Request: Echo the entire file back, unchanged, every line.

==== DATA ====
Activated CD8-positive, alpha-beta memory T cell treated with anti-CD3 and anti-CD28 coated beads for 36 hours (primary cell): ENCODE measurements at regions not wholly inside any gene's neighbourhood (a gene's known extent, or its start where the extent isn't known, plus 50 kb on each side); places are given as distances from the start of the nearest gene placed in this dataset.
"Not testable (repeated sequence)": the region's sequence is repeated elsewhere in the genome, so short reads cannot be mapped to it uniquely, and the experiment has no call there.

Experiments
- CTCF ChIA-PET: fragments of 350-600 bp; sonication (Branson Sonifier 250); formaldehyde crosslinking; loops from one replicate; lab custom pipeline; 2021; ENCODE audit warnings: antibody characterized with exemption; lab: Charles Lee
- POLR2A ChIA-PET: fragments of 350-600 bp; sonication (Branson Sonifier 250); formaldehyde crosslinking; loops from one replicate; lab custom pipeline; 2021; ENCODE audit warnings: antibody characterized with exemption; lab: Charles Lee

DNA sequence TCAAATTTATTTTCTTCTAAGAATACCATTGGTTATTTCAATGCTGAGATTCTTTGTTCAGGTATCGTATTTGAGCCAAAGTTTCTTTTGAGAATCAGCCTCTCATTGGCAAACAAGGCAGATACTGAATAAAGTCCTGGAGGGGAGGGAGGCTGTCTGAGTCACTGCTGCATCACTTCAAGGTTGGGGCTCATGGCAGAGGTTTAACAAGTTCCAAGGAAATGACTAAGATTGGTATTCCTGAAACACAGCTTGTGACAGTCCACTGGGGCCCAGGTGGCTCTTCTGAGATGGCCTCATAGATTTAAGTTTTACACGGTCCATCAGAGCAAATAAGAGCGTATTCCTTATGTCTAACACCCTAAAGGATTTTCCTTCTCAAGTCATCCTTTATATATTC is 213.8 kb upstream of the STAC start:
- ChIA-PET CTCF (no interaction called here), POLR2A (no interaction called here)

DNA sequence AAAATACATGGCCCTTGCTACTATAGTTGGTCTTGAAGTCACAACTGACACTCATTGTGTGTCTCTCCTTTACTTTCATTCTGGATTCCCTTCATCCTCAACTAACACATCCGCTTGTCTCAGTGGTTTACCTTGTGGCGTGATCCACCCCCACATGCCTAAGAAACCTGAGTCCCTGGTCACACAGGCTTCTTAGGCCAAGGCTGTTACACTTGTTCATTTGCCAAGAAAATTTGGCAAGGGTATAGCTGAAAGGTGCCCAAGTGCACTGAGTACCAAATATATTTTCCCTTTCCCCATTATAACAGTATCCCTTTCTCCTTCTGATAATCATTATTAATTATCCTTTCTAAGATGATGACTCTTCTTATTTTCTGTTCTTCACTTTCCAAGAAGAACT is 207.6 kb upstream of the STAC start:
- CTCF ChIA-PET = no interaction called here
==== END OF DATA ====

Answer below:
Activated CD8-positive, alpha-beta memory T cell treated with anti-CD3 and anti-CD28 coated beads for 36 hours (primary cell): ENCODE measurements at regions not wholly inside any gene's neighbourhood (a gene's known extent, or its start where the extent isn't known, plus 50 kb on each side); places are given as distances from the start of the nearest gene placed in this dataset.
"Not testable (repeated sequence)": the region's sequence is repeated elsewhere in the genome, so short reads cannot be mapped to it uniquely, and the experiment has no call there.

Experiments
- CTCF ChIA-PET: fragments of 350-600 bp; sonication (Branson Sonifier 250); formaldehyde crosslinking; loops from one replicate; lab custom pipeline; 2021; ENCODE audit warnings: antibody characterized with exemption; lab: Charles Lee
- POLR2A ChIA-PET: fragments of 350-600 bp; sonication (Branson Sonifier 250); formaldehyde crosslinking; loops from one replicate; lab custom pipeline; 2021; ENCODE audit warnings: antibody characterized with exemption; lab: Charles Lee

DNA sequence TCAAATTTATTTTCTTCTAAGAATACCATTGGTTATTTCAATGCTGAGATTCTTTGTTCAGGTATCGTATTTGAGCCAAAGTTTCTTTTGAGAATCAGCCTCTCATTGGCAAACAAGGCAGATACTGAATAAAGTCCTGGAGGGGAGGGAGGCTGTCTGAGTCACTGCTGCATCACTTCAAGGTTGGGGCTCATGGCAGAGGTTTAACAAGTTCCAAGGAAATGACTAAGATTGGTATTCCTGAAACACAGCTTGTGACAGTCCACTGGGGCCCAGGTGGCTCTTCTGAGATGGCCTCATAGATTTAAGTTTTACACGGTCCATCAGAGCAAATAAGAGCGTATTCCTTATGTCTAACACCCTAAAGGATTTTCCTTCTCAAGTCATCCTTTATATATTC is 213.8 kb upstream of the STAC start:
- ChIA-PET CTCF (no interaction called here), POLR2A (no interaction called here)

DNA sequence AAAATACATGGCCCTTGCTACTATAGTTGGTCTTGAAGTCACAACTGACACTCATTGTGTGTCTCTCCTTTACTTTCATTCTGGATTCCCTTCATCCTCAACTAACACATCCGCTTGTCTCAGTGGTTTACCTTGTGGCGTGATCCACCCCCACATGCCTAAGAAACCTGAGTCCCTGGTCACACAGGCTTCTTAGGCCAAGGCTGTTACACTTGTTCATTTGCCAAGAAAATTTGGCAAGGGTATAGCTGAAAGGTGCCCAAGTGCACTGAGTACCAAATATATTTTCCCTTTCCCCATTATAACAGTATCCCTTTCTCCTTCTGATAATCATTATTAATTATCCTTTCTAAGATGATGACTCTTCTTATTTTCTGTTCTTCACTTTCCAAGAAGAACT is 207.6 kb upstream of the STAC start:
- CTCF ChIA-PET = no interaction called here